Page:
Sun, 19 Jul|
Delegate Preparation Program, Group 2
What will you learn during this Program? 1. MUN and UN Basics (History and overall organization) 2. CRIMUN's Parliamentary Procedure 3. Debate Skills 4. How to write a Position Paper 5. How to write a Working Paper 6. One-all day debate session
Date and Location
19 Jul 2020, 14:00 – 17:00 GMT-6
The Delegate Preparation Program was designed by our Outreach Office with the intention of teaching new delegates how to get involved in the MUN world.
By introducing delegates to a prestigious and pedagogical structure, we are trying to make this experience the best approach to an official CRIMUN conference.
Presented by High Skilled members of the CRIMUN Secretariat, this event aims to provide delegates the fundamental skills to enjoy our conference:
What will you learn during this Program?
- MUN and UN basics (History and overall organization)
- CRIMUN's Parliamentary Procedure
- Debate Skills
- How to write a Position Paper
- How to write a Working Paper
- One all-day Debate: Topic "Adoption rights for LGTBQ+ community". This debate will be in a different day from the event (July 26th). More information will be sent in the email after registering.
Adoption rights of the LGBTIQ+ community
On December 10th of 1948, the General assembly passed the resolution 217 A. In this document, the United Nations (UN) officially adopted The Universal Declaration of Human Rights which was recognized as “a common standard of achievement for all peoples and all nations”. This meant that the Member States, including people under their jurisdiction, had to promote, respect, and recognize those rights. To this day, this declaration stands and to defend these rights when a violation occurs, and efforts to avoid such situation, have strengthened. The inter-governmental body of the UN, The Human Rights Council, is part of those efforts as it aims to protect all human rights by discussing and seeking solutions to human rights issues. For this reason, in 2011, the council expressed “grave concerns at acts of violence and discrimination based on sexual orientation and gender identity”. This assertion was followed by the adoption of the first UN resolution that prioritized the work needed to end sexual discriminations and violence against members of the LGBTIQ+ Community.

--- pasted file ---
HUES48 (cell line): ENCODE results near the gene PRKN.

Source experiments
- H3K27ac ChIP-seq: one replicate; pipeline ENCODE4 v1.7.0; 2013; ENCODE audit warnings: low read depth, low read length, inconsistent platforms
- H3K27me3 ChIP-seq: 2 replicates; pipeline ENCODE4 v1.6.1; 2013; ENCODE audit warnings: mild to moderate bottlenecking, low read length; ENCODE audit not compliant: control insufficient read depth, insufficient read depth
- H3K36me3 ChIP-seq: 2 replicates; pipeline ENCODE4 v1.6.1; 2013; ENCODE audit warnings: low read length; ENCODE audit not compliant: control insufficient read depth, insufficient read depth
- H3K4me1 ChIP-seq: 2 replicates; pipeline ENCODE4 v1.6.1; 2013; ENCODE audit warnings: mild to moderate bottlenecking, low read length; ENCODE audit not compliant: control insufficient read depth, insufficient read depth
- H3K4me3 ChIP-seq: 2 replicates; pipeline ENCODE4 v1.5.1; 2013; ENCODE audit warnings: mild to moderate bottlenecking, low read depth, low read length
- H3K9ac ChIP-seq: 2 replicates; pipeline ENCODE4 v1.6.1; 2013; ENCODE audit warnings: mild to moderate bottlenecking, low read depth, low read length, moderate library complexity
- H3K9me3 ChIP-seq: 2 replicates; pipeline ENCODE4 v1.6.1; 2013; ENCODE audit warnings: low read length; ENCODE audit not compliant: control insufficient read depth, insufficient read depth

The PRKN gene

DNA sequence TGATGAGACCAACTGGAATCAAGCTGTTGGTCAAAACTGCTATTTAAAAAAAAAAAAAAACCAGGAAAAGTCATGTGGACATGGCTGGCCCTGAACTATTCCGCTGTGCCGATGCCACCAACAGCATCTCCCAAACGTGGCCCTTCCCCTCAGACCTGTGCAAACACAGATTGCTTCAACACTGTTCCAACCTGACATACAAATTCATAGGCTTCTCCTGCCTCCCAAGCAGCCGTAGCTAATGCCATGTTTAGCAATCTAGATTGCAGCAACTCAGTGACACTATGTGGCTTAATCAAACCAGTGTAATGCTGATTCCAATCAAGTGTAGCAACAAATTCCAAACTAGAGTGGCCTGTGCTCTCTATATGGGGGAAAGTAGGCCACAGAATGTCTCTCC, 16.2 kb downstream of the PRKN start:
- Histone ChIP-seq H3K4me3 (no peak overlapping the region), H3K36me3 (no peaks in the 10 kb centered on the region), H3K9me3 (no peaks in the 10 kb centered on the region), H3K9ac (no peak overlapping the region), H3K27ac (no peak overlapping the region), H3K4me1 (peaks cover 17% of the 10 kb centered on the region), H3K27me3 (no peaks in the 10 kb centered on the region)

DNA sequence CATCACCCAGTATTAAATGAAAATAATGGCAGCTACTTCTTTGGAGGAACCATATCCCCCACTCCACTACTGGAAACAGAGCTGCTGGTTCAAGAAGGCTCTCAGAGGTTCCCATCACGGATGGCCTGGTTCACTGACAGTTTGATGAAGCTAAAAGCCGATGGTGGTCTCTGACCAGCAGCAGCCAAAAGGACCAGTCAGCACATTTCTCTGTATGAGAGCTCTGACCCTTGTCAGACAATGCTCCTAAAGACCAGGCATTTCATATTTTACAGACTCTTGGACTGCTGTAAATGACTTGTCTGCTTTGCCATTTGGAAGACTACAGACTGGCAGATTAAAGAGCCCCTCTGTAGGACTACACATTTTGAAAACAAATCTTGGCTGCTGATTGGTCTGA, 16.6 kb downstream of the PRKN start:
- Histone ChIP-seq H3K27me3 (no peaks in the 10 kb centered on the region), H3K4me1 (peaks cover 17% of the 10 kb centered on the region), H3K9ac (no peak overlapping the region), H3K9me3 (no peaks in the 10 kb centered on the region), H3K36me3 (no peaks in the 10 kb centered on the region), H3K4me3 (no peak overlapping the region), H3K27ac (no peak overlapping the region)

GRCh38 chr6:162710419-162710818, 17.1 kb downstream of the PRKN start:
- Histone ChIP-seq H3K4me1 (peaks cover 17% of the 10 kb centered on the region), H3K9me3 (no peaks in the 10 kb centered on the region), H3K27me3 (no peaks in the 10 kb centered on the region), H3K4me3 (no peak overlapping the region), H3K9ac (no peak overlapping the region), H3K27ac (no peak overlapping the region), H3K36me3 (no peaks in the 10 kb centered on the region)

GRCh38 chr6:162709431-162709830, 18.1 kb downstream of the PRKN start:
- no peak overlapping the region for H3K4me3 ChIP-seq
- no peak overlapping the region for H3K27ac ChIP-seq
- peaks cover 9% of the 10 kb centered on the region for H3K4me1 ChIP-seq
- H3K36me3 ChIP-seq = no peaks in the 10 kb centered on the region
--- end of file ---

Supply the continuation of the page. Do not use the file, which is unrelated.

As a response to the UN’s work, but more importantly, to the strenuous and consistent fight of LGBTIQ+ members to have their rights recognized, many States have begun to incorporate laws that protect Lesbian, Gay, Bisexual, Transgender, Intersex, and Queer individuals from discriminatory and violent behavior. Governments themselves also participate in the discrimination of this community since law limits their opportunities for having the same legal rights that heterosexual individuals do. An example of such an event is some countries’ legal process for adoption. The law that allows a person to adopt children, in many countries, favor heterosexual individuals over members of the LGBTQ+ community as it is many times impossible or harder for them to adopt. This means that there is inequity and inequality, for they miss the opportunity to adopt because of reasons purely based on a person’s sexual orientation and identity. Additionally, even when a country decides to change policies to put to an end legal discrimination, social stigmas still remain, which many times causes adoption agencies to favor individuals based on their sexual orientation and identity, As a result, it is no surprise the LGBTQ+ members include their adoption rights as part of their search for equity.
If you have any question please contact us at:
Slot for one Delegate
This ticket saves your space for the Delegate Preparation Program